Nav: Home

Electrical stimulation of the esophagus promising treatment for unresolved reflux symptoms

October 22, 2012

Las Vegas, NV, (October 22, 2012) - Clinical evidence of the safety and effectiveness of electrical stimulation of a muscular valve in the esophagus demonstrates promising results in resolving symptoms of gastroesophageal reflux (GERD) and is being presented at the 77th Annual Scientific Meeting of the American College of Gastroenterology in Las Vegas, NV.

Three studies examined small numbers of patients who had a device implanted that uses low energy electrical pulses to strengthen a weak or dysfunctional lower esophageal sphincter (LES) which is the underlying cause of GERD or acid reflux. The LES is the ring shaped muscular valve that keeps the acidic contents of the stomach from the esophagus, or food tube.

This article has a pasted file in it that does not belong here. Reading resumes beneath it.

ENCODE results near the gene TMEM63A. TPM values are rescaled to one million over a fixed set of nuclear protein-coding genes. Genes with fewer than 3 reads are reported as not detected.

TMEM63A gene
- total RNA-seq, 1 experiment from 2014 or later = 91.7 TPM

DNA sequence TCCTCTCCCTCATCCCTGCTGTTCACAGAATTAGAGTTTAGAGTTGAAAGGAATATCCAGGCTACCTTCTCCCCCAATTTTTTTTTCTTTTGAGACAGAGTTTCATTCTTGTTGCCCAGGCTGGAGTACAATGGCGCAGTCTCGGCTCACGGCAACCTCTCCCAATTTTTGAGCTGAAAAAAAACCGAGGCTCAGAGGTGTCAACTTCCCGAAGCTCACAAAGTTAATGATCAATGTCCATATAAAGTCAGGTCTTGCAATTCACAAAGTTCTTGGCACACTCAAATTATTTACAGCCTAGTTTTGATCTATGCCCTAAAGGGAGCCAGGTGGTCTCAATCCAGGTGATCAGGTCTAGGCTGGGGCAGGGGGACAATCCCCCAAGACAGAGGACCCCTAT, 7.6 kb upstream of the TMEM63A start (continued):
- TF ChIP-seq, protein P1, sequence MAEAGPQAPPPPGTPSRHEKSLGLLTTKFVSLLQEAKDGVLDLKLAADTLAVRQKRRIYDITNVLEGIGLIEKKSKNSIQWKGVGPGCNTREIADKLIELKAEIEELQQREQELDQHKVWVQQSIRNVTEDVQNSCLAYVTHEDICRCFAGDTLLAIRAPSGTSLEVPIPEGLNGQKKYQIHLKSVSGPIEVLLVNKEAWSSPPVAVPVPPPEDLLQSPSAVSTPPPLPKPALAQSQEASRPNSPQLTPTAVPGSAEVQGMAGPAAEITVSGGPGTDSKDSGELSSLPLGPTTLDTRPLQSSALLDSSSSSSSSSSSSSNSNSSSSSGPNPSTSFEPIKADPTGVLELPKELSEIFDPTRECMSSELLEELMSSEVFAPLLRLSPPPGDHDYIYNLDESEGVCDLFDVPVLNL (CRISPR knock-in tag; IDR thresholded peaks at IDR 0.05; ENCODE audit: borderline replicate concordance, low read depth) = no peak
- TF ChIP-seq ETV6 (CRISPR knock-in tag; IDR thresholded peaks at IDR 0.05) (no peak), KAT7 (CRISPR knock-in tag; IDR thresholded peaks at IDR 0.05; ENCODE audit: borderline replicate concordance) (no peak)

Two studies by investigators Michael Crowell, Ph.D., FACG of Mayo Clinic Scottsdale and Edy Soffer, MD, FACG of the University of Southern California looked at various endpoints including esophageal acid exposure, improvement in GERD symptoms, and reduction of use of acid-suppressing medications known as proton pump inhibitors. In a study of 25 patients, the investigators found that 77 percent of patients reported either normalization or at least a 50 percent reduction in PPI use. At 12 months after the implant of the device, there was a statistically significant improvement in patients' scores on a scale measuring health-related quality of life for patients with GERD. The authors conclude, "Electrical stimulation of the lower esophageal sphincter is effective for treating patients with GERD over long-term year duration." The authors reported relationships with the Netherlands-based EndoStim BV which manufactures the device.